By Niall McConachie, regional director (UK & Ireland) at Yubico
When it comes to protecting modern enterprises from a complex cyber threat landscape, robust digital authentication is essential. Although most organisations have, or plan to, implement sophisticated technology and embrace digital transformation initiatives, the way in which enterprise authentication is approached is often outdated. Despite global cyber crime concerns, there is plenty of work to be done when it comes to safeguarding organisations from attacks like phishing and ransomware.
According to the State of Global Enterprise Authentication Survey from Yubico, more than half (53 percent) of UK employees use a username and password as their primary way to access their business accounts, and 23 percent believe this the most secure method of authentication. This is an issue which urgently needs addressing, particularly as bad actors repeatedly buy, steal, or break their way through those credentials with ease. With cyber crime on the rise, it is essential for those in management and executive positions to prioritise, implement, and enforce modern cyber security initiatives that remove the use of basic login credentials and prioritise strong multi-factor authentication (MFA).
Cyber crime is inevitable
With more reliance on technology than ever before, cyber attacks have become somewhat inevitable. This demonstrates why three in ten (30 percent) of UK businesses have board members or trustees responsible for cyber security as part of their job role, with this number rising to 41 percent for medium businesses and 53 percent for large businesses. In addition, the introduction of sophisticated software such as artificial intelligence (AI) has only heightened concern amongst business leaders. According to research from Blackberry, more than half (51 percent) of security leaders expect ChatGPT to be at the heart of a successful cyber attack by 2024.
One of the most prevalent methods used by bad actors is phishing attacks, which remain a huge concern for organisations and individuals alike. Often appearing in the form of emails, text messages, or push notifications, phishing attacks aim to manipulate victims into sending private information or assets. In some cases, these prompts come from seemingly ‘trusted’ organisations.
Today, bad actors use a variety of phishing attacks, depending on who they are targeting and what they aim to achieve. For example, ‘spear phishing’ targets specific individuals such as system admins, ‘smishing’ takes place over text or chat where trust is implied and information flows freely, and ‘whaling’ targets high-level employees such as c-suite executives.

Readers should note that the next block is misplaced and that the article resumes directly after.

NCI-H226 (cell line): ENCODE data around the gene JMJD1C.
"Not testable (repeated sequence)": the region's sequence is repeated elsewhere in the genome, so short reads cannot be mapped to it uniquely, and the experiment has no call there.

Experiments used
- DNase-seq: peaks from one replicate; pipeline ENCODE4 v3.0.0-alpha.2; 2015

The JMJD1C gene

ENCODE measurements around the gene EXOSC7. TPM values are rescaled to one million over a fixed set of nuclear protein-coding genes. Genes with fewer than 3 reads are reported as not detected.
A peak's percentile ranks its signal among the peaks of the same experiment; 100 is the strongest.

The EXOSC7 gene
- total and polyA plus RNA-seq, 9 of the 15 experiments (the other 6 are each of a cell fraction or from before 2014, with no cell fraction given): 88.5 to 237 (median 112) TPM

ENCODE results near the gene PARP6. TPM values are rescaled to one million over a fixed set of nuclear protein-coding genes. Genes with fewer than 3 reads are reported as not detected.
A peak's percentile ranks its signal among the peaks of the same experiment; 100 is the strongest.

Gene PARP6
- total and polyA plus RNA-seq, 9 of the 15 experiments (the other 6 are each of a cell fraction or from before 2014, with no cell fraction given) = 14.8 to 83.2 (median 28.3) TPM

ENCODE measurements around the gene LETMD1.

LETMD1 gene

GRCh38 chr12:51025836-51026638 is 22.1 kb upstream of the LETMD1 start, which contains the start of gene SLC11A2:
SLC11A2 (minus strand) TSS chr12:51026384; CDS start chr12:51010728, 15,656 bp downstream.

Phishing attacks should be top of mind for executives if they are not already. According to the Yubico survey, many UK respondents have fallen victim to a phishing attack within a 12-month period. The research found 16 percent of respondents received an email asking for their organisation’s information to verify account credentials, and 13 percent received an email from a familiar company asking for their organisation’s data. Despite this, the survey found that only 24 percent of business owners and less than half (43 percent) of directors frequently discuss the importance of cybersecurity and how to best protect their employees.
To combat phishing attacks, it is essential for business leaders to regularly discuss modern cyber threats and prevention methods and consider implementing robust cybersecurity practices such as phishing-resistant MFA.
Modern, phishing-resistant MFA is the way
With phishing-resistant MFA, hackers who gain access to a user’s login credentials will not be able to compromise the second layer of authentication, meaning their attempted attacks will fail. One of the highly recommended techniques by security experts for fighting phishing attacks is a hardware security key such as the YubiKey, which requires proof of possession and the presence of the user to log in or gain access. Hardware security keys are an ideal option for strong phishing-resistant MFA, as they do not require external power or a network connection, and do not publish stored data. In addition, they deliver a great user experience, by allowing users to log in with a single tap or touch on the security key.
Most industry experts consider hardware authenticator keys as the gold standard for phishing-resistant MFA, as they remove the reliance on usernames and passwords, and it does not stop there. According to the survey, 68 percent of UK respondents in executive positions and 63 percent of directors agree that their organisation needs to upgrade to modern phishing-resistant MFA. This indicates that senior-level staff are becoming better informed about the value of strong MFA and increases their chance of preventing cyber attacks altogether.
With technology constantly evolving and bad actors adapting their techniques, it has never been more important for senior staff to ensure phishing-resistant MFA is implemented throughout the organisation. As most individuals encounter frequent phishing attacks, and many companies still use single-factor authentication, it is expected that phishing-resistant MFA will become more common, if not mandatory, within the coming years.